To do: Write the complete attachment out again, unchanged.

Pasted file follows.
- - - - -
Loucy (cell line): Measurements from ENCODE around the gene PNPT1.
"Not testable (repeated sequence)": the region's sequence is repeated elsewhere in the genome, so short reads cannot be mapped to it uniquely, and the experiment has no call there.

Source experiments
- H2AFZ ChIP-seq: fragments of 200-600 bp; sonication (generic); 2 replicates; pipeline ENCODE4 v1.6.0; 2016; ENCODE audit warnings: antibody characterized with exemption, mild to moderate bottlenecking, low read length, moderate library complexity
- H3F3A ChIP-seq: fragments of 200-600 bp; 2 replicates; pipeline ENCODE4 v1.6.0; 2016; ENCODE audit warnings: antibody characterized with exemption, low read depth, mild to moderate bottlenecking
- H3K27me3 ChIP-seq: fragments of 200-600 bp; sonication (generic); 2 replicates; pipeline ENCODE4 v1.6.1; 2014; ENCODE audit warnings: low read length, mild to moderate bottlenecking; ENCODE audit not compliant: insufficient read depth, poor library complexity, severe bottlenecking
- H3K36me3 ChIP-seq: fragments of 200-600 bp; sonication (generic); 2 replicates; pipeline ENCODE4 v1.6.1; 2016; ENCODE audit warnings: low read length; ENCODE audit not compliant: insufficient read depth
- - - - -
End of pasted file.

Loucy (cell line): Measurements from ENCODE around the gene PNPT1.
"Not testable (repeated sequence)": the region's sequence is repeated elsewhere in the genome, so short reads cannot be mapped to it uniquely, and the experiment has no call there.

Source experiments
- H2AFZ ChIP-seq: fragments of 200-600 bp; sonication (generic); 2 replicates; pipeline ENCODE4 v1.6.0; 2016; ENCODE audit warnings: antibody characterized with exemption, mild to moderate bottlenecking, low read length, moderate library complexity
- H3F3A ChIP-seq: fragments of 200-600 bp; 2 replicates; pipeline ENCODE4 v1.6.0; 2016; ENCODE audit warnings: antibody characterized with exemption, low read depth, mild to moderate bottlenecking
- H3K27me3 ChIP-seq: fragments of 200-600 bp; sonication (generic); 2 replicates; pipeline ENCODE4 v1.6.1; 2014; ENCODE audit warnings: low read length, mild to moderate bottlenecking; ENCODE audit not compliant: insufficient read depth, poor library complexity, severe bottlenecking
- H3K36me3 ChIP-seq: fragments of 200-600 bp; sonication (generic); 2 replicates; pipeline ENCODE4 v1.6.1; 2016; ENCODE audit warnings: low read length; ENCODE audit not compliant: insufficient read depth